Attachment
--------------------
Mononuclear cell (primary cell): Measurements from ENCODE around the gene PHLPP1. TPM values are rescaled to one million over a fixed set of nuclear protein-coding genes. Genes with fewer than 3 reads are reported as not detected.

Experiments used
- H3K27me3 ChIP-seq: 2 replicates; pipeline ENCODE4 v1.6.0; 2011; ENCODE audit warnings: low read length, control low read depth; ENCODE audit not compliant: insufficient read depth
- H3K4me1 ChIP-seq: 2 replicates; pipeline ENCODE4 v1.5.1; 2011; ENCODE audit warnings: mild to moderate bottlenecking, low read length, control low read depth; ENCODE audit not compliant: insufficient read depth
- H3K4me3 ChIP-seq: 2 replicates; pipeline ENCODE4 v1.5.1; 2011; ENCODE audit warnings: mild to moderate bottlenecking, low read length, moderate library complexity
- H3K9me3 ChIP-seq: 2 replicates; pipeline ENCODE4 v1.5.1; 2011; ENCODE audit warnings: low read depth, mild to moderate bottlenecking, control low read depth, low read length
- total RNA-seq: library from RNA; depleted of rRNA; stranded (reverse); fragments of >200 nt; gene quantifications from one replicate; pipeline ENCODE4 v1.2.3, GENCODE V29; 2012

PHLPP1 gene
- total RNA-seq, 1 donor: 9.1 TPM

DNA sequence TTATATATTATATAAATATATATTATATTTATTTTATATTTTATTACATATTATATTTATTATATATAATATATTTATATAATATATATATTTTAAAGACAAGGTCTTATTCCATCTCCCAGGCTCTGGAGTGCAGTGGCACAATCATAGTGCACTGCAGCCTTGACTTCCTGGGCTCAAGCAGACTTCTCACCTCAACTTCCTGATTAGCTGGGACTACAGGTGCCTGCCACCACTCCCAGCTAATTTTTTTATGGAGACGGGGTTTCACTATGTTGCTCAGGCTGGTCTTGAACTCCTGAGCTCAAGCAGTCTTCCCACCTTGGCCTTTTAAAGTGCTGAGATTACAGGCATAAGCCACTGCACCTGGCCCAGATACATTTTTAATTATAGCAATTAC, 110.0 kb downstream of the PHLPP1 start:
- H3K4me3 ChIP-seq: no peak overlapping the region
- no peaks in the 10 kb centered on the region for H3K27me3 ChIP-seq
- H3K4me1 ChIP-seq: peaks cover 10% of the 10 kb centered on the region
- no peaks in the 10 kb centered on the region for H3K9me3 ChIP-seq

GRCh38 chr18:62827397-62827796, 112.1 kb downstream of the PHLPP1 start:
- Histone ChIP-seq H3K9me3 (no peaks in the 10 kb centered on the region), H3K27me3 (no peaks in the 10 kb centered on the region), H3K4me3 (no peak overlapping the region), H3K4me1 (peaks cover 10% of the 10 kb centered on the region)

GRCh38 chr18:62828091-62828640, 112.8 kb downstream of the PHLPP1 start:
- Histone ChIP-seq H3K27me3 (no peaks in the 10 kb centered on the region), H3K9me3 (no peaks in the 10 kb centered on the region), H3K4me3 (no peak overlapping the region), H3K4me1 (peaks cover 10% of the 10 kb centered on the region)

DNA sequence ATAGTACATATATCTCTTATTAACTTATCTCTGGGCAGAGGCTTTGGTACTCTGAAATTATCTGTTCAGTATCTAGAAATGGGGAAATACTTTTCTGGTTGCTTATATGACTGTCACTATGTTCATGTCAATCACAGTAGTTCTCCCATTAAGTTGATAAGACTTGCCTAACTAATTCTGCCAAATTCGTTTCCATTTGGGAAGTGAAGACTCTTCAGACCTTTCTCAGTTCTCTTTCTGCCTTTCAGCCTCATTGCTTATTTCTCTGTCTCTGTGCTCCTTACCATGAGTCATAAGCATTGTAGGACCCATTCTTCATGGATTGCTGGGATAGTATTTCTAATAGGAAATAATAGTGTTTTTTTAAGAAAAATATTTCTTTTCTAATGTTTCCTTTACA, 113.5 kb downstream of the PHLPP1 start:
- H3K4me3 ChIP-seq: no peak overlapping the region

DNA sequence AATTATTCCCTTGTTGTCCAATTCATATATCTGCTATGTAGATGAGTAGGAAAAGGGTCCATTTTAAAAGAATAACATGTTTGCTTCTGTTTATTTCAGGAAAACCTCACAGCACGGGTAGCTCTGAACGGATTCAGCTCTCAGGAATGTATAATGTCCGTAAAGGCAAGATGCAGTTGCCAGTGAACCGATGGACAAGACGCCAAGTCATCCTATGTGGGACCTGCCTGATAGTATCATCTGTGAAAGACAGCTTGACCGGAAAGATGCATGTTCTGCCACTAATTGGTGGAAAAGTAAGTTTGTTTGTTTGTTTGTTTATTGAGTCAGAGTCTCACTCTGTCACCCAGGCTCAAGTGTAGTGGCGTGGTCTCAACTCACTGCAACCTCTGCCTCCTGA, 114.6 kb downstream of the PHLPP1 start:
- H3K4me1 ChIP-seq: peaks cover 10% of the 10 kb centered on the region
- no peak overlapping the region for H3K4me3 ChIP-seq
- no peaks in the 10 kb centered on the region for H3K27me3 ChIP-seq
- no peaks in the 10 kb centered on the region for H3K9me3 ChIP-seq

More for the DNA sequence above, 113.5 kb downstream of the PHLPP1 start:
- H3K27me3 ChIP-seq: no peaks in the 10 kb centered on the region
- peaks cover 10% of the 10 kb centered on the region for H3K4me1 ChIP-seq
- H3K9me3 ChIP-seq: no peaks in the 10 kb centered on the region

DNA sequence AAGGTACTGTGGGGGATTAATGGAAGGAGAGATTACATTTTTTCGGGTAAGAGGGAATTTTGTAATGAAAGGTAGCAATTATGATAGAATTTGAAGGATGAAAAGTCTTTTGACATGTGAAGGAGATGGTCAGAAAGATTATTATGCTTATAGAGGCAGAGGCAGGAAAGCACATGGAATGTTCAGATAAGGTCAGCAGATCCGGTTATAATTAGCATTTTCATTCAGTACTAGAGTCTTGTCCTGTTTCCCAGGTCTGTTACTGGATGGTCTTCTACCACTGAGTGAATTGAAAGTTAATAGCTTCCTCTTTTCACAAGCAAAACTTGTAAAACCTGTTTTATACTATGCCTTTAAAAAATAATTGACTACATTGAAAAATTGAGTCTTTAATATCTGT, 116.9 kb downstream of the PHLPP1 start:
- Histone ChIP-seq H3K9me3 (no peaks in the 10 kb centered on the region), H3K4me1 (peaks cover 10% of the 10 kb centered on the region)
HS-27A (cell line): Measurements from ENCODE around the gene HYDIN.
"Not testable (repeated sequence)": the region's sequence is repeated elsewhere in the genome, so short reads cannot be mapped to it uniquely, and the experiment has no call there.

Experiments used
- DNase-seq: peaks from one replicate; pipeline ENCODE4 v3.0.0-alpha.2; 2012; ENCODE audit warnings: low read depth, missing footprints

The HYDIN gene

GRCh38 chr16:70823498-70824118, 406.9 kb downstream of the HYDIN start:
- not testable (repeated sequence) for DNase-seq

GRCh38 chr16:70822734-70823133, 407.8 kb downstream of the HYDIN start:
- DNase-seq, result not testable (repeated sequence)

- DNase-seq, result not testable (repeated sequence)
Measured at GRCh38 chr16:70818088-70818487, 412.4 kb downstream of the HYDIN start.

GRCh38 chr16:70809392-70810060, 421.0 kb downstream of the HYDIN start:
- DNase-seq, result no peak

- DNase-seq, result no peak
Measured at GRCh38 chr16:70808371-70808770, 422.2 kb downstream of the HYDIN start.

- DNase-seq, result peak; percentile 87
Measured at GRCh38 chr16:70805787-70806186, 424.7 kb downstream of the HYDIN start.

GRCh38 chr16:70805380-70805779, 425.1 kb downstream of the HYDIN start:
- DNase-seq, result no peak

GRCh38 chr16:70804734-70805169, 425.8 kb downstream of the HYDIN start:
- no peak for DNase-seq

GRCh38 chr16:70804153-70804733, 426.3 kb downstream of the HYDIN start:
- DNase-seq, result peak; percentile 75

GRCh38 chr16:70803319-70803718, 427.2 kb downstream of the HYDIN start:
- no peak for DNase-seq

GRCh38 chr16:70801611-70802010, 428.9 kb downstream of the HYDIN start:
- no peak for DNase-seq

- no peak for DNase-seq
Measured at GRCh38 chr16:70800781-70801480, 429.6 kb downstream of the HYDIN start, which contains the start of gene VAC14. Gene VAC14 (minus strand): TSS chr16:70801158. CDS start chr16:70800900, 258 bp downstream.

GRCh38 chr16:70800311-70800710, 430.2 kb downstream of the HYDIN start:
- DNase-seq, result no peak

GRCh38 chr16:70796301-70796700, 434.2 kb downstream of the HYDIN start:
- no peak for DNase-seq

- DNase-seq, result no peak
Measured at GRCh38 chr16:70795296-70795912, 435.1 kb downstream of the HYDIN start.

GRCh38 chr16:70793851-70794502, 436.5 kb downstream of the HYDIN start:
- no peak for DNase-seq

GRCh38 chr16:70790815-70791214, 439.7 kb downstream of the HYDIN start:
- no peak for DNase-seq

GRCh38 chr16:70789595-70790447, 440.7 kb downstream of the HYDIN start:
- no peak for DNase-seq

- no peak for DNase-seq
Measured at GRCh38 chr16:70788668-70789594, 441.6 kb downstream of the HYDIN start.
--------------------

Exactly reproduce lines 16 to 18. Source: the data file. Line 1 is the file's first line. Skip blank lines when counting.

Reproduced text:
- Histone ChIP-seq H3K9me3 (no peaks in the 10 kb centered on the region), H3K27me3 (no peaks in the 10 kb centered on the region), H3K4me3 (no peak overlapping the region), H3K4me1 (peaks cover 10% of the 10 kb centered on the region)

GRCh38 chr18:62828091-62828640, 112.8 kb downstream of the PHLPP1 start:
- Histone ChIP-seq H3K27me3 (no peaks in the 10 kb centered on the region), H3K9me3 (no peaks in the 10 kb centered on the region), H3K4me3 (no peak overlapping the region), H3K4me1 (peaks cover 10% of the 10 kb centered on the region)